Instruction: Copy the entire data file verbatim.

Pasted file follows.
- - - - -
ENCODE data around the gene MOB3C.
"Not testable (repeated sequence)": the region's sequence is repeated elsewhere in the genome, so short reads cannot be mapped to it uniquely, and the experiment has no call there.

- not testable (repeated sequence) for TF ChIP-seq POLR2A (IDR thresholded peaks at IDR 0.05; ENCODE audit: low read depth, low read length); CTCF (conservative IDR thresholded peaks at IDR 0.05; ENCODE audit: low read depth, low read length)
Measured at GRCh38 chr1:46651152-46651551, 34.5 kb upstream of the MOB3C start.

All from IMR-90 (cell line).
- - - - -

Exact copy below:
ENCODE data around the gene MOB3C.
"Not testable (repeated sequence)": the region's sequence is repeated elsewhere in the genome, so short reads cannot be mapped to it uniquely, and the experiment has no call there.

- not testable (repeated sequence) for TF ChIP-seq POLR2A (IDR thresholded peaks at IDR 0.05; ENCODE audit: low read depth, low read length); CTCF (conservative IDR thresholded peaks at IDR 0.05; ENCODE audit: low read depth, low read length)
Measured at GRCh38 chr1:46651152-46651551, 34.5 kb upstream of the MOB3C start.

All from IMR-90 (cell line).